ADHD: New Info, New Drug
WebMD News Archive
And Spencer says brain imaging and other kinds of studies show similarities between adult ADHD and ADHD in children. Many adults with the disorder report having had problems with concentration going back to childhood, he says.
So failure to treat ADHD early and aggressively means that the concentration problems caused by the disorder will accumulate over time, with multiple potential consequences, including later substance abuse, they say.
Steven Mirin, MD, the medical director of the APA, described a possible course of untreated ADHD leading to drug abuse: A kid who is criticized for being disruptive, and whom teachers don't look forward to having in class, will not likely find school a rewarding place to be, Mirin says.
And if he is unable to plan and organize homework assignments, he may also receive criticism from parents vexed by the child's inability to achieve.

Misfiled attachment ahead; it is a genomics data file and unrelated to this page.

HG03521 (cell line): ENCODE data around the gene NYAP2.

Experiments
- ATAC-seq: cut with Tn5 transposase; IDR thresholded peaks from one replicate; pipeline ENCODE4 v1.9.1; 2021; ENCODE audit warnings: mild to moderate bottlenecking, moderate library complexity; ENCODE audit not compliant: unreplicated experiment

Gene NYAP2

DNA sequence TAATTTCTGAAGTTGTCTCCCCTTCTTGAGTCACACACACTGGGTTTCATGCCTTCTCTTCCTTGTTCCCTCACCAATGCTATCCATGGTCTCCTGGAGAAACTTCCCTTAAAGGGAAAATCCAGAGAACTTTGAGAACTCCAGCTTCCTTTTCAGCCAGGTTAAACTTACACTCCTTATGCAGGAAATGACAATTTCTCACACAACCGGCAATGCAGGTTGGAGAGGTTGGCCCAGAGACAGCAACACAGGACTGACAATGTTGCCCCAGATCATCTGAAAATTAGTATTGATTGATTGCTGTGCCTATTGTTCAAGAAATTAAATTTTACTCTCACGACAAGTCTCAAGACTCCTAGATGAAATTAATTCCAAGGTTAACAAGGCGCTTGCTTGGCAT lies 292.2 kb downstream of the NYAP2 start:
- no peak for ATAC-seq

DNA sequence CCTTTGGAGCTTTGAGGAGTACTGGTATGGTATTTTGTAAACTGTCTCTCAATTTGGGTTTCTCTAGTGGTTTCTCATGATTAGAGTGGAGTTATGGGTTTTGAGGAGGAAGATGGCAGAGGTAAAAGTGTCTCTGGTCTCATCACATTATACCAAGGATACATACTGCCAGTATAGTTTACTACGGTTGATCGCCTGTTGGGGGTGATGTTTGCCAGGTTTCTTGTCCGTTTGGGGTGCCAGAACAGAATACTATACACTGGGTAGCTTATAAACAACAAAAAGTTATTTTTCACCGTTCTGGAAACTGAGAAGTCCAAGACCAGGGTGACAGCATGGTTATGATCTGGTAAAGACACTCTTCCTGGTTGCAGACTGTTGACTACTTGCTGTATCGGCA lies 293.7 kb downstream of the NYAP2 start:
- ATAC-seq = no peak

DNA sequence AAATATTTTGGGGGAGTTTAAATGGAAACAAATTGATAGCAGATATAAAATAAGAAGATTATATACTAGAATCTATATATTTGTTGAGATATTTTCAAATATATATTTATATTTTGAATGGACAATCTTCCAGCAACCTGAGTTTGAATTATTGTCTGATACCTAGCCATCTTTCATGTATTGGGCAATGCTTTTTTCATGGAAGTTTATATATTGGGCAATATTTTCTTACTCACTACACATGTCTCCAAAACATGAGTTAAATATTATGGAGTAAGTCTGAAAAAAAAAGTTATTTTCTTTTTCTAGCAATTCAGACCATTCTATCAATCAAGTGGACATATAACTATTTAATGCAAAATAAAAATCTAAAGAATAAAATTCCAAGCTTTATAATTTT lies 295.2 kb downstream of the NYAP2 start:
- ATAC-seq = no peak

In time, problems will accumulate. "If you have had that kind of legacy and school is not a rewarding place to be, you might look for other places for reward leading you to environments where drugs are available," Mirin says. "It's a slippery slope."
In related news at the meeting, researchers reported what appears to be successful treatment of ADHD using a nonstimulant drug called atomoxetine.
David Michelson, MD, tells WebMD that four trials of the new drug show that compared to placebo it is very effective in treating ADHD. Michelson is medical director for atomoxetine development at Eli Lilly Pharmaceuticals Inc., which manufactures the drug. Lilly is a WebMD sponsor.
Michelson explains that the drug works on different brain chemical pathways than those believed to be affected by other ADHD drugs. "You want to have treatments from different classes of drugs that work in different ways, so there are as many options for patients as possible," he says.
And Michelson says atomoxetine does not appear to have the potential for abuse that has been associated with Ritalin and other stimulants.